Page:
Abnormally high sea surface temperatures and signs of coral bleaching on Australia's Great Barrier Reef have conservationists and tour operators worried another severe bleaching event could return to the reef in coming months.

The UNESCO world heritage site experienced its worst mass bleaching ever in 2015-2016, an event scientists said was 175 times more likely because of human-caused climate change.

More than 93 percent of the smaller reefs that make up the wider ecosystem were affected by bleaching and surveys have shown widespread reef mortality as a result.

Following twelve months of sustained, above average sea surface temperatures since last year's bleaching event, there are now fears that another mass bleaching could be unfolding.

"I think the next two weeks are going to be absolutely critical to see whether this really becomes a severe event or not," Imogen Zethoven from the Australian Marine Conservation Society said. "Right at the moment there hasn't been much rainfall; there hasn't been a normal wet season. There is not much cloud cover; it's very hot, and there is a lot of sunshine."

Bleaching frequently occurs when heightened sea temperatures cause corals to expel tiny photosynthetic algae — which give them color — from inside their tissue, turning them white.

While corals can recover if the temperature drops and the zooxanthellae algae that live inside them return, frequent bleaching events put enormous stress on a coral reef's ability to survive.

Image via National Oceanic and Atmospheric Administration

NOAA's Coral Reef Watch placed large parts of the Great Barrier Reef on red alert for bleaching this month. The agency said the situation was likely to deteriorate by the end of February and raised the possibility of coral death in the reef's northern and far northern regions — areas that suffered the worst mortality last year.

The Great Barrier Reef Marine Park Authority said spot checks conducted between the cities of Cairns and Townsville along Australia's northeast coast this week have revealed moderate to severe coral bleaching of some reefs.

"Initial survey results showed high levels of bleaching among the most sensitive coral species, with 60 per cent or more affected at some sites," Dr. Russell Reichelt, the chairman of the Great Barrier Reef Marine Park Authority, said in a statement on Friday.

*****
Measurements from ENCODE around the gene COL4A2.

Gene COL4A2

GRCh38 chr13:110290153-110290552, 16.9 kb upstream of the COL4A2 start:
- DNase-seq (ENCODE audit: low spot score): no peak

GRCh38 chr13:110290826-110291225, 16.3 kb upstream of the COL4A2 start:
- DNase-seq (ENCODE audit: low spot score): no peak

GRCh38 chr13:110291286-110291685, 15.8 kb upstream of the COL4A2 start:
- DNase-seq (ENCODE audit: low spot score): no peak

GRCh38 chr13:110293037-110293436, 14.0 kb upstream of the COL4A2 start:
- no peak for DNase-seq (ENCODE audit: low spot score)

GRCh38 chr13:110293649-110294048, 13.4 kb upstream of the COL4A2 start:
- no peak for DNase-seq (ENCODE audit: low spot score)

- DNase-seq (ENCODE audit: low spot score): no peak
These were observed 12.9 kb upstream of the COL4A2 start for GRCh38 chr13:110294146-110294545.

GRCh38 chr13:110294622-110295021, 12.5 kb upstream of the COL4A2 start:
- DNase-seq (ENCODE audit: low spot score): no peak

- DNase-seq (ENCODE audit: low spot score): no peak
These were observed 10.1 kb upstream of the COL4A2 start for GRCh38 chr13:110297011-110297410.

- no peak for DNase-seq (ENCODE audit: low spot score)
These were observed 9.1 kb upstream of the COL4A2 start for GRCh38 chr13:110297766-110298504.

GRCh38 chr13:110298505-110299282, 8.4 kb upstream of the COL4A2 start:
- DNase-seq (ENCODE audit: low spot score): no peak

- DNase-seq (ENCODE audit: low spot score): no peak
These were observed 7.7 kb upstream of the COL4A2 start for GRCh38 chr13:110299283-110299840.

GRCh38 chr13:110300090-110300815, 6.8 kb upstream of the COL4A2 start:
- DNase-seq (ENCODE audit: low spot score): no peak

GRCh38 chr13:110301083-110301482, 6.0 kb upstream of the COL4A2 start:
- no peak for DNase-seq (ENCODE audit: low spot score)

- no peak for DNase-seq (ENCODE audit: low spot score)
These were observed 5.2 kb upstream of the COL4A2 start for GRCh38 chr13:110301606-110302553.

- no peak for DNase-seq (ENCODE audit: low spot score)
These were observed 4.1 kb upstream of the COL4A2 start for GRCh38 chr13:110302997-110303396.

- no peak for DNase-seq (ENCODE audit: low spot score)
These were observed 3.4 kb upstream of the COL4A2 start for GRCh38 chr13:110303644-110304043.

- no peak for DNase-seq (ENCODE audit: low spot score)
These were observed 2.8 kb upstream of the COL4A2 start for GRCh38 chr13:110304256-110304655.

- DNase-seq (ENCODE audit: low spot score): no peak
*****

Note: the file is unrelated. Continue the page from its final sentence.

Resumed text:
John Rumney, a diver and tour operator on the reef, said the early indications were alarming.

"We are having major bleaching in places that were bleached last year and areas that escaped bleaching last year," he said.

Rumney, who has been diving the reef for 40 years, said the reef in many places had not had the chance to recover from last year's major bleaching.

The Great Barrier Reef is facing a number of threats, including climate change, poor water quality due to agricultural runoff, illegal fishing and coastal development.

The Australian federal government promised an additional $171 million to improving water quality and coastal habitats surrounding the reef in last year's budget, but many scientists and conservationists say little is being done to address climate change, the reef's biggest threat.

"It is an appalling failure by the federal government to grasp what needs to be done," Zethoven said. "There is a very clear solution to this: to embrace the energy of the future, which is renewable technologies."

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Australia is the world's largest coal exporter, according to the International Energy Agency, and one of the planet's biggest carbon emitters on a per capita basis, largely due to its reliance on coal-fired power plants.

Despite acknowledging the threat climate change poses to the reef, both state and federal governments have granted approvals for Australia's largest coal mine project in the Galilee Basin in Central Queensland.

The massive mining project, operated by Indian energy giant Adani Group, includes a railway line and port. It will require dredging of waters around the Great Barrier Reef to allow coal ships to pass.

Carbon emissions from the mine are estimated to be 4.7 billion metric tons of CO2-equivalent over its lifetime. Annual average emissions of 79 million metric tons of carbon equivalent will be 20 per cent more than the average annual emissions of New York City, according to the Australia Institute, a progressive think tank.

Scientists say deep cuts to global greenhouse gas emissions will be needed to save the reef — but even then it might be too late.

"We know the reef is in big trouble. We expect in the current climate to see events like we saw last year about one in every four years," said Andrew King, a climate extremes research fellow at the University of Melbourne.

He said this year's above average sea surface temperatures were a sign of things to come.

"Under any emissions scenario we're seeing increases in the risk of bleaching-type sea surface temperatures," he said. "It paints quite a depressing picture to be honest."

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